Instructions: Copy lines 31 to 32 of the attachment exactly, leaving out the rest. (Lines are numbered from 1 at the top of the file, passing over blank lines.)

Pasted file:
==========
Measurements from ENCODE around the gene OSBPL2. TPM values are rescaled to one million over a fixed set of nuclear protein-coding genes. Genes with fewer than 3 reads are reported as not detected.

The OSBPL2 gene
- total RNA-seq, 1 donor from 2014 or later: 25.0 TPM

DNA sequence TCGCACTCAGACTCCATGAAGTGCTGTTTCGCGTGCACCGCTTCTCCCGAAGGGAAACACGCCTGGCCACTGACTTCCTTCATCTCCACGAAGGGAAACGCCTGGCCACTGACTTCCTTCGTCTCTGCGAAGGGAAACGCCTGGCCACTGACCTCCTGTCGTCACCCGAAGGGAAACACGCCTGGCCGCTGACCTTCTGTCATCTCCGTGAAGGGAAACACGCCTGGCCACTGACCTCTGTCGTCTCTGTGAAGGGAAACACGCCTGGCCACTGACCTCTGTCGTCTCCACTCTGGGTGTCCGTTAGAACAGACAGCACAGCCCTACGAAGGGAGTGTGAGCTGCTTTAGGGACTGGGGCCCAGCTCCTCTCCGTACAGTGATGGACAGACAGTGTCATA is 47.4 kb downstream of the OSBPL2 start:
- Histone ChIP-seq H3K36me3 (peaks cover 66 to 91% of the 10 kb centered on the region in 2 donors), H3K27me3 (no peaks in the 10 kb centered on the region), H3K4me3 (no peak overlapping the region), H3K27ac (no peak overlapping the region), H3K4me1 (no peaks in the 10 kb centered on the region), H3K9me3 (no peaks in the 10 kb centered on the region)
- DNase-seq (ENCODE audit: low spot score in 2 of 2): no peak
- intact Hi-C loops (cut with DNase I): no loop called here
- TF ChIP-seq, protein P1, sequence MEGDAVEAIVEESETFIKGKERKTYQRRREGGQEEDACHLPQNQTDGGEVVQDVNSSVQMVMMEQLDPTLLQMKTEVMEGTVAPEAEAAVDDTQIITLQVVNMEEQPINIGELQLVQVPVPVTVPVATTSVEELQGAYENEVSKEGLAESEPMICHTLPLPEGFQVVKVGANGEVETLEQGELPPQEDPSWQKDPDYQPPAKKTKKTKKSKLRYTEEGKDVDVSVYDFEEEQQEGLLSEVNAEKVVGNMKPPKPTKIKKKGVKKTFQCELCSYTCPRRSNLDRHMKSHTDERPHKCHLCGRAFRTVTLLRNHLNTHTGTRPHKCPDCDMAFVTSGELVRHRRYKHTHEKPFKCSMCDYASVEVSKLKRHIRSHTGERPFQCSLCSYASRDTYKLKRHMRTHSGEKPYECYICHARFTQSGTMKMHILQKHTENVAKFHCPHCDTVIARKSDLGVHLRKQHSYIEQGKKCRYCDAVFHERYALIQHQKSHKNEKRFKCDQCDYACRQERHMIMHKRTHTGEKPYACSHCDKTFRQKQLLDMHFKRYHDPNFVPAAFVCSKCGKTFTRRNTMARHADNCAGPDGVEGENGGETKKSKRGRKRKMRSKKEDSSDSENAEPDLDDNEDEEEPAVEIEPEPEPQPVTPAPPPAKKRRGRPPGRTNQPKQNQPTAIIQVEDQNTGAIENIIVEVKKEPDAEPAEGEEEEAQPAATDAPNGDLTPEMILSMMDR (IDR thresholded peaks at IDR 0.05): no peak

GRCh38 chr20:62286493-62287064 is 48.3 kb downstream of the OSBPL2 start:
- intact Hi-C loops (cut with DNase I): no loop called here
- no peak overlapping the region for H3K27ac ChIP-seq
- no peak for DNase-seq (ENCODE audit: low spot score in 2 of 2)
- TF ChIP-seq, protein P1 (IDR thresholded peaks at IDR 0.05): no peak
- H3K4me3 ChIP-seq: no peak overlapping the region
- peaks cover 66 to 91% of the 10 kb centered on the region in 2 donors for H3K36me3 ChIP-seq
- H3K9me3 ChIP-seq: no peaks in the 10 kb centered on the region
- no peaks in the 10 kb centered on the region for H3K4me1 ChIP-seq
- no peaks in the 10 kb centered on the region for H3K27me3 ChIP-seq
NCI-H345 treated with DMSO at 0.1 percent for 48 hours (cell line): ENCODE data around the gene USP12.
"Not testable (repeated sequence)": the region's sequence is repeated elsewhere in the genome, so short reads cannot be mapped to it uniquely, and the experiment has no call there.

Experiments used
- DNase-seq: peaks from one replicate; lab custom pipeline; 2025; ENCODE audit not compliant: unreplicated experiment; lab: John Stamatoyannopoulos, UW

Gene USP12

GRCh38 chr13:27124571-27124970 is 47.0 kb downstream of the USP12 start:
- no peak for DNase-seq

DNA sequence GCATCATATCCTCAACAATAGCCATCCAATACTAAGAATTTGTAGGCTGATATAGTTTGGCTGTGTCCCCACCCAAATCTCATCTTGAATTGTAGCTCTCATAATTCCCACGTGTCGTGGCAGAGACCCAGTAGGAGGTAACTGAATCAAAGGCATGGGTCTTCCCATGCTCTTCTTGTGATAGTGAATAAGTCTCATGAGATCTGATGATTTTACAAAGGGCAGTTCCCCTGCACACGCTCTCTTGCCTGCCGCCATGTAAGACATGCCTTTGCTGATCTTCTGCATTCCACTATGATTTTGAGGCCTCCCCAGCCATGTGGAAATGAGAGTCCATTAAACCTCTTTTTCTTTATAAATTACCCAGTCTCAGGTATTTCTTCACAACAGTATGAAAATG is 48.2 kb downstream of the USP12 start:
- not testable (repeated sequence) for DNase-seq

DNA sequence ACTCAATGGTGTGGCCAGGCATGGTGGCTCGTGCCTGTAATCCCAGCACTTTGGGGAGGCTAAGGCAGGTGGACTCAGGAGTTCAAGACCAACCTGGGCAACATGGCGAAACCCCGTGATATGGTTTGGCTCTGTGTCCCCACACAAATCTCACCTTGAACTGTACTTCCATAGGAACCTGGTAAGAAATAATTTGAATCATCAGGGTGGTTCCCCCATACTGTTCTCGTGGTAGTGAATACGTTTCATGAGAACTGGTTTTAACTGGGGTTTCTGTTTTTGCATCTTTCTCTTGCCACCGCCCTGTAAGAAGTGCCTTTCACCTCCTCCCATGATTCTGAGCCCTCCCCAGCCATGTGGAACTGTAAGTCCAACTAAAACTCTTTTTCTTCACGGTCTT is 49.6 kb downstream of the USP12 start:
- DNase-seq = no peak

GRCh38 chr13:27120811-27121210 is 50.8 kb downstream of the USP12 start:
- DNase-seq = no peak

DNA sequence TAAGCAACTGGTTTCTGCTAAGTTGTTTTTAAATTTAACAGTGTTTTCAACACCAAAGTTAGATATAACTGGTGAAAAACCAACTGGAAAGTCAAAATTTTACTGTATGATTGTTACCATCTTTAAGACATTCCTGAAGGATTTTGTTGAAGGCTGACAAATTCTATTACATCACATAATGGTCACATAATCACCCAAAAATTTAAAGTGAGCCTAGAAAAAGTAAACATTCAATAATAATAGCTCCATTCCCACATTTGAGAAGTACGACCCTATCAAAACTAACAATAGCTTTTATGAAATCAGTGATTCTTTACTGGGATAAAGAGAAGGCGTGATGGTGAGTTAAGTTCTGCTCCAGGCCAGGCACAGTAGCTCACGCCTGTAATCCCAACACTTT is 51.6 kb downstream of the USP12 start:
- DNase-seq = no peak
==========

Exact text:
- DNase-seq = no peak

DNA sequence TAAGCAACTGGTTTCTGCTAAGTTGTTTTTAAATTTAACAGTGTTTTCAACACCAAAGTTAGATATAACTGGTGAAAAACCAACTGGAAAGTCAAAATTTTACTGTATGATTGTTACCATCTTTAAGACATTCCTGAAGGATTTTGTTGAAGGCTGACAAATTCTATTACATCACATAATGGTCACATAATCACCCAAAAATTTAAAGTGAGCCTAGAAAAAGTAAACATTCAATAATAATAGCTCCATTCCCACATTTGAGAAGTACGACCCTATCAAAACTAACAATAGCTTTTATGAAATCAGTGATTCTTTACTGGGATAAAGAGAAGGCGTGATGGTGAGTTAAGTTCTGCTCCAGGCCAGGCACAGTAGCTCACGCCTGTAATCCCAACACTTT is 51.6 kb downstream of the USP12 start: